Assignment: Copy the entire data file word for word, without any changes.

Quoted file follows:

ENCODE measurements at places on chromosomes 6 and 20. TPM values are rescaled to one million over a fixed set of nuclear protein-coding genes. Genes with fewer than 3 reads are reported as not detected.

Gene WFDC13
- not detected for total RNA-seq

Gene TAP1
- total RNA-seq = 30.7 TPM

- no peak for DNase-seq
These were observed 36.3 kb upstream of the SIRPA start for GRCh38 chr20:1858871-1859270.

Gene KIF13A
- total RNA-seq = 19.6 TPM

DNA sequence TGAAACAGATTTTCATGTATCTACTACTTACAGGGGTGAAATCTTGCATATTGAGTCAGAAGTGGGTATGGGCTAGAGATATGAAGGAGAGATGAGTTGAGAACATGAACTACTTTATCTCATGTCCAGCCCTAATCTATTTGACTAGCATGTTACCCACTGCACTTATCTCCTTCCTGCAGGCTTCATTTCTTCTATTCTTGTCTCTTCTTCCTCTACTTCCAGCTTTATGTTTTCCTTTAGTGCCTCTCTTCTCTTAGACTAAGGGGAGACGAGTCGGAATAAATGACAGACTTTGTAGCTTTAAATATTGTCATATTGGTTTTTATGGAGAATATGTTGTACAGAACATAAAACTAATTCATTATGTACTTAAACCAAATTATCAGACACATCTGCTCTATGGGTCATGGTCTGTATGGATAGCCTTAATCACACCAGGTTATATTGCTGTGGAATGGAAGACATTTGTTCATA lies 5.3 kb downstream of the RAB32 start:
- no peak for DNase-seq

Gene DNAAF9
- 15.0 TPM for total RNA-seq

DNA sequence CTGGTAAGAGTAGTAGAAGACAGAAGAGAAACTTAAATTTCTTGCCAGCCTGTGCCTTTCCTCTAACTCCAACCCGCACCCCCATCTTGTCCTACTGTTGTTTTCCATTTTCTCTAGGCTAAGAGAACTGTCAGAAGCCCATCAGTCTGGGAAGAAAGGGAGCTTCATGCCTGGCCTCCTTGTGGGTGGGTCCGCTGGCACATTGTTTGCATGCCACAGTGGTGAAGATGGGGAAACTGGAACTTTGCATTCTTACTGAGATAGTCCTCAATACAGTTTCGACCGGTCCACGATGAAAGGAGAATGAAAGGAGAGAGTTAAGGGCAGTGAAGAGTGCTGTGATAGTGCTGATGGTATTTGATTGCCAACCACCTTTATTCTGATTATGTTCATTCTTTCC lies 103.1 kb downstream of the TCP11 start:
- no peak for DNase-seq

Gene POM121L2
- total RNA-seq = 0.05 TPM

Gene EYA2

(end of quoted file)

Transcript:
ENCODE measurements at places on chromosomes 6 and 20. TPM values are rescaled to one million over a fixed set of nuclear protein-coding genes. Genes with fewer than 3 reads are reported as not detected.

Gene WFDC13
- not detected for total RNA-seq

Gene TAP1
- total RNA-seq = 30.7 TPM

- no peak for DNase-seq
These were observed 36.3 kb upstream of the SIRPA start for GRCh38 chr20:1858871-1859270.

Gene KIF13A
- total RNA-seq = 19.6 TPM

DNA sequence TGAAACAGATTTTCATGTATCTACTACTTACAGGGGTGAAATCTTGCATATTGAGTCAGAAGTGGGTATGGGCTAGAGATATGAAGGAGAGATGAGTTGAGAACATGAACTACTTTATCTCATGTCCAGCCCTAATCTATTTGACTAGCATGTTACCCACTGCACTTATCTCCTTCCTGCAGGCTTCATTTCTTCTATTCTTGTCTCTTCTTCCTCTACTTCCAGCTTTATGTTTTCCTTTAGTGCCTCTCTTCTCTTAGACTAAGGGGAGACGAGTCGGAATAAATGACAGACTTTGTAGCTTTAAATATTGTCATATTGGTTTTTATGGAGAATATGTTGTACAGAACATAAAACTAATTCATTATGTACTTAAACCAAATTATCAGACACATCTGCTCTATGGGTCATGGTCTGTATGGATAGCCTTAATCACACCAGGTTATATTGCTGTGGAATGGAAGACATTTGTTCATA lies 5.3 kb downstream of the RAB32 start:
- no peak for DNase-seq

Gene DNAAF9
- 15.0 TPM for total RNA-seq

DNA sequence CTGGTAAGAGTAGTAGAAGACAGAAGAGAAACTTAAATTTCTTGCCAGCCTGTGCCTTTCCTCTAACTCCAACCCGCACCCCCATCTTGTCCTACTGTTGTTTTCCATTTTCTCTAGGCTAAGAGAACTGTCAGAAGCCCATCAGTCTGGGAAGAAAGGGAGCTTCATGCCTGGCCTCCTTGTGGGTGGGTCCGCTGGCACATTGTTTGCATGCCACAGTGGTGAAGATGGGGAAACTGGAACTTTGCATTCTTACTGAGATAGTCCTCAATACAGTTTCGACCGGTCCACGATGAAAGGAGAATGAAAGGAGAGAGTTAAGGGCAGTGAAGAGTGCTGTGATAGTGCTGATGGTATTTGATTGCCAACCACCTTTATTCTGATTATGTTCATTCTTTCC lies 103.1 kb downstream of the TCP11 start:
- no peak for DNase-seq

Gene POM121L2
- total RNA-seq = 0.05 TPM

Gene EYA2